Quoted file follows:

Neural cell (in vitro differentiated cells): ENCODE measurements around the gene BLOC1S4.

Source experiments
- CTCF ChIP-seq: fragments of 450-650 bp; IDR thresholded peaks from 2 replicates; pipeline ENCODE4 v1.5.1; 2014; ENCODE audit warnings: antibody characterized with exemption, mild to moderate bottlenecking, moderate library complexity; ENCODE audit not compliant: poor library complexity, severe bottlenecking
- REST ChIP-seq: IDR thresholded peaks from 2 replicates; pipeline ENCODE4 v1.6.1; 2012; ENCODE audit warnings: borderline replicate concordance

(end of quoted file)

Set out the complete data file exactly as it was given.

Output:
Neural cell (in vitro differentiated cells): ENCODE measurements around the gene BLOC1S4.

Source experiments
- CTCF ChIP-seq: fragments of 450-650 bp; IDR thresholded peaks from 2 replicates; pipeline ENCODE4 v1.5.1; 2014; ENCODE audit warnings: antibody characterized with exemption, mild to moderate bottlenecking, moderate library complexity; ENCODE audit not compliant: poor library complexity, severe bottlenecking
- REST ChIP-seq: IDR thresholded peaks from 2 replicates; pipeline ENCODE4 v1.6.1; 2012; ENCODE audit warnings: borderline replicate concordance